4.     Inclusion of labour involved in Real Estate Projects by RERA

 Inclusion of labour is a socialist approach if taken by the authorities. This will also lead to greater transparency as the voices of the labour could be heard. In view of the above, Maharashtra RERA or MahaRERA had started the MahaRERA skilling initiative[7].


On 14th March 2020, COVID-19 was declared as a “Notified Disaster”, hence, invoking Disaster Management Act 2005. In view of the aforementioned, nation wide lockdown was imposed in phases which has continued to stay in effect for some areas even till now.

Under Section 6 of the RERA Act, it has been provided that the registration of real estate project under Section 3 can be extended on grounds, inter alia, Force Majeure. The act explains Force Majeure as follows:

force majeure” shall mean a case of war, flood, drought, fire, cyclone, earthquake or any other calamity caused by nature affecting the regular development of the real estate project.

Force Majeure clause is invoked after the promoter submits an application for extension of registration. The proviso to the section provides that the authority may extend the registration period in reasonable circumstances without default on the part of the promoter.  Since, the Ministry of Home Affairs has already declared that COVID-19 a Notified Disaster, the Force Majeure clause was the need of the hour.  

Various RERA in the initial phase of lockdown had already ordered for postponement of 30 days. Labourers in large number had starting migrating to the villages due to non-availability of work. Supply chains of material were closed as the inter-state movement was prohibited, and were opened only in June 2020.  Due to these factors, consequence ensued is that the construction activity had come to a standstill.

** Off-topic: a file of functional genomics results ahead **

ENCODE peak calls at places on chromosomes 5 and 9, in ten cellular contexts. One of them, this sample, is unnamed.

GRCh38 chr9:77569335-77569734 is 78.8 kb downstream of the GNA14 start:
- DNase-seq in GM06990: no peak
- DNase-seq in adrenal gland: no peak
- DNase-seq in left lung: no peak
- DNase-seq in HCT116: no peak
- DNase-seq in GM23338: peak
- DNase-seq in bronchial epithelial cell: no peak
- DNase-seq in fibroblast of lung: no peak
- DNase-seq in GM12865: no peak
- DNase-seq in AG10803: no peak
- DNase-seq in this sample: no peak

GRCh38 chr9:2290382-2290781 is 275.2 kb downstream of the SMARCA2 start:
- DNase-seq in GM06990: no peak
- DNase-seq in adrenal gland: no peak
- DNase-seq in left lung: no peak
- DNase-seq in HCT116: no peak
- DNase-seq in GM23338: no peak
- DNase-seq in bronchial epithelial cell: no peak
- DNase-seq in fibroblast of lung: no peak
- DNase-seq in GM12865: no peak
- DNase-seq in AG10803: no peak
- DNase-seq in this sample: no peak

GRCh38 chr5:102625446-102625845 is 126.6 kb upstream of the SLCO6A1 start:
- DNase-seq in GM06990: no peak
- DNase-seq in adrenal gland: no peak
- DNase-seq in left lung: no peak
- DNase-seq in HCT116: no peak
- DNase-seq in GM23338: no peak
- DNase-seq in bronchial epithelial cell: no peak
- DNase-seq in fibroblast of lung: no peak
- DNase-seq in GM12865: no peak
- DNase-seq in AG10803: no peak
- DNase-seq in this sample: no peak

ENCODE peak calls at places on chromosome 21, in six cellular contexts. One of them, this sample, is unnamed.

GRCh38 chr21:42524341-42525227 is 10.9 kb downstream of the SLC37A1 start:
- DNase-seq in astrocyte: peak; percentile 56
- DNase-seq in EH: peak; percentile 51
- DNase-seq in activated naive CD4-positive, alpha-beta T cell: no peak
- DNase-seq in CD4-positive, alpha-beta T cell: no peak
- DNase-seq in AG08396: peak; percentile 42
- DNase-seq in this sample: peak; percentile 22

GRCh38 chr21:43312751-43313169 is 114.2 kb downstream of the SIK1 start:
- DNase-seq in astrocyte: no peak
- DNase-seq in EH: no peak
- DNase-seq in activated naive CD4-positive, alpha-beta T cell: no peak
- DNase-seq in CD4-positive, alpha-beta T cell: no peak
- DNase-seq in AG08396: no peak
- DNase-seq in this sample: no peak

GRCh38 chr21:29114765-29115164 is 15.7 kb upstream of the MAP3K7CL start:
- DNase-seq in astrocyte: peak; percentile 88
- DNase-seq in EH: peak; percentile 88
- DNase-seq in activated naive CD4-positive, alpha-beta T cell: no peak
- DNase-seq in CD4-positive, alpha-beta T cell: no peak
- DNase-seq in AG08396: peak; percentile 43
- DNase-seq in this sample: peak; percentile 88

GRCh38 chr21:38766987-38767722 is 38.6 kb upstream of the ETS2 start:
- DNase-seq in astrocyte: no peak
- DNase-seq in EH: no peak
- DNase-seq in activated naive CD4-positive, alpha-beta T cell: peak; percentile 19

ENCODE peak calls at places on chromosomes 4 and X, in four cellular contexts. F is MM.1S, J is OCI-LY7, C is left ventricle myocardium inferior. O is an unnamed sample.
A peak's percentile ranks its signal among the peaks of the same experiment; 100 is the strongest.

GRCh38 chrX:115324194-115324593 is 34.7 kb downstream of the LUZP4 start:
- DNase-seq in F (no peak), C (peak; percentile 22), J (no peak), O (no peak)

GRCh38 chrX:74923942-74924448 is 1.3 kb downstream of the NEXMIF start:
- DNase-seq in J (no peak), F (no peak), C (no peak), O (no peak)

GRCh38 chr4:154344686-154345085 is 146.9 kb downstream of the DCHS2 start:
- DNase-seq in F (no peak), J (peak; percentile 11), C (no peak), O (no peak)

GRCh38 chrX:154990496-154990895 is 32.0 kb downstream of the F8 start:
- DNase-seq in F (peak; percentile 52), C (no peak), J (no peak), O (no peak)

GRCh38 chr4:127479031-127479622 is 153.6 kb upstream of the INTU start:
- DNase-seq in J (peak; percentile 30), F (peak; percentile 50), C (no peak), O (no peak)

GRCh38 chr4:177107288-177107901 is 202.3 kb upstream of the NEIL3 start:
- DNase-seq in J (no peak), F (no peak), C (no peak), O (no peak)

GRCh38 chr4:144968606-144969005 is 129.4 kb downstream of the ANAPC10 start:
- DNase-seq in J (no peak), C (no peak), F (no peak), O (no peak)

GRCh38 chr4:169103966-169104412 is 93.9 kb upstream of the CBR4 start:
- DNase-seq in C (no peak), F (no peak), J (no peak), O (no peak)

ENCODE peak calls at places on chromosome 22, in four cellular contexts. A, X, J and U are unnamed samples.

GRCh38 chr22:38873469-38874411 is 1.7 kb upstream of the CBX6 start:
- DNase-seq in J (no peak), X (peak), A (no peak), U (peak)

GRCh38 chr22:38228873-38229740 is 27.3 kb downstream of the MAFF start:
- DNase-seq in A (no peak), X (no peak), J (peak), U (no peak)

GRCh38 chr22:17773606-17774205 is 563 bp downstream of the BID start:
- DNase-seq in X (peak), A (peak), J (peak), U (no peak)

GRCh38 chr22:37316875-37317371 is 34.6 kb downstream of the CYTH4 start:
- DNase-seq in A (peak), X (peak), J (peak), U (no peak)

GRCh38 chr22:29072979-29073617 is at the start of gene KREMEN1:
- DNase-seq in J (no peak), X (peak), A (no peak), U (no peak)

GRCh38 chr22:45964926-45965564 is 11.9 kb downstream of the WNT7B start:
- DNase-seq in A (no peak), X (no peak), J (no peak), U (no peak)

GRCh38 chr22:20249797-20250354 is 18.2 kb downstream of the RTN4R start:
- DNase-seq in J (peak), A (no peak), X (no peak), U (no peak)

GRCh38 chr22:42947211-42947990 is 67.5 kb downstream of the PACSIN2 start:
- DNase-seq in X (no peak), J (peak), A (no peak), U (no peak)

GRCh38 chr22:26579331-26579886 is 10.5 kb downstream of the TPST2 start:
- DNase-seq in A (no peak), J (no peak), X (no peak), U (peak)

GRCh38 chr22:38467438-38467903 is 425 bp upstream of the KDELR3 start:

To provide relief to the promoters, various RERA starting with MahaRERA had expanded the registration validity for a further period of 3 months. This was followed by other Real Estate Regulatory Authorities like Karnataka RERA and UP RERA.

It is pertinent to note that the UP RERA begun online hearings via Video Conferencing from 18th May 2020.  Moreover, MahaRERA has also started the online hearings[8] ensuring zero paperwork and no physical attendance since June 2020. Further, decisions have been taken by the authority to extend the time upto 6 months for completion of projects.

RERA Post COVID – the way forward

After the unlock 1.0 announced by the Government of India, the aim must be to ensure the reverse migration in the big cities where the real estate sector flourishes. The aim must be to ensure that within 6 months, employment must be ensured and the projects must be completed within the extended time limit in order to curb the grievances of the homebuyers who have been unsure of their allotment time. It has been clarified that since the registration has been extended, no compensation shall be provided to the homebuyers because of the delay on account of Lockdown.

NAREDCO had requested the Government to provide around $200 billion for the resuscitation of the real estate projects and save the promoters from the wrath of bankruptcy[9].